Under legislation introduced by Senators Al Franken (D-MN) and Olympia Snowe (R-ME), emergency contraception (EC) would become available to all service members at all US military bases worldwide. The Compassionate Care for Servicewomen Act would add EC to the basic core formulary, a list of medications that are required to be stocked at all military health facilities. It would also enable military women without prior approval from their doctor to receive EC, according to the Air Force Times.
In a statement, Senator Franken said, "all servicewomen should have the same access to this medication as civilians do...The fact that more than 2,900 sexual assaults were reported last year in the military-a nine percent increase-only heightens the need to ensure emergency contraception is always available."
EC is effective up to five days (120 hours) after unprotected sex, birth control failure, or rape, but it is most effective (95 percent) if taken within 24 hours. Because of the time-sensitive nature of EC, over-the-counter access is crucial to its effective use. EC does not terminate an existing pregnancy.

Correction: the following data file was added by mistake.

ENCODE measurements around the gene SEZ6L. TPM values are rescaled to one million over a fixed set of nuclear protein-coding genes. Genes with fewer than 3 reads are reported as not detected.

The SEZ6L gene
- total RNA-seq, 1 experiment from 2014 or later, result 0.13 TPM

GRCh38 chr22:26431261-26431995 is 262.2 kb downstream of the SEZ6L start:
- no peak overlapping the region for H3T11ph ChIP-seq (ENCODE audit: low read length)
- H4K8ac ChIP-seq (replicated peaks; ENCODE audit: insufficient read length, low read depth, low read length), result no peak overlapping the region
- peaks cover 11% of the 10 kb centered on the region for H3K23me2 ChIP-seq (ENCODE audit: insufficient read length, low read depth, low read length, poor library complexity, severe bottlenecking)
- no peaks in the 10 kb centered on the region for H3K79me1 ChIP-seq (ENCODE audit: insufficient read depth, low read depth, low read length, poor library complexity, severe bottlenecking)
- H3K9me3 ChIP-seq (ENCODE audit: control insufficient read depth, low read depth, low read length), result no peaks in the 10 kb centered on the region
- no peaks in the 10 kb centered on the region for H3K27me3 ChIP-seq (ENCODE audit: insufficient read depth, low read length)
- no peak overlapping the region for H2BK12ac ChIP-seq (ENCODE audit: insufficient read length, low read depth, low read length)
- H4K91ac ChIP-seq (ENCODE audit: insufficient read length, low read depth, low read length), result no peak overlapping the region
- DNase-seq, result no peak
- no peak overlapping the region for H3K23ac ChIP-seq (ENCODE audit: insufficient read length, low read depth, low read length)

According to Air America, this bill will most likely not be considered as a piece of freestanding legislation, but will instead be considered as an amendment to the defense authorization bill.
Media Resources: Senator Al Franken Statement 12/17/09; Air Force Times 1/12/10; Air America 1/11/10; Feminist Daily Newswire 9/2/09
7/2/2015 National Portrait Gallery Honors Dolores Huerta - Feminist Majority Foundation board member and lifelong feminist activist Dolores Huerta was honored by the National Portrait Gallery last night as the first Latina person to have a featured exhibition at the museum.
Huerta is an active defender of civil rights, farm workers' rights, women's rights, and immigrant rights, and has been for over five decades. . . .
7/1/2015 Women's Rights Activists are Suing the Kenyan Government for Reproductive Rights - A woman in Kenya is suing the Kenyan government for failure to provide safe and legal abortions, which caused her daughter - a 15-year-old rape victim - to suffer a kidney failure after undergoing the procedure illegally.
Currently, there are four petitioners on the case: the mother of the survivor, the Federation of Women Lawyers-Kenya, and two other women's rights advocates. . . .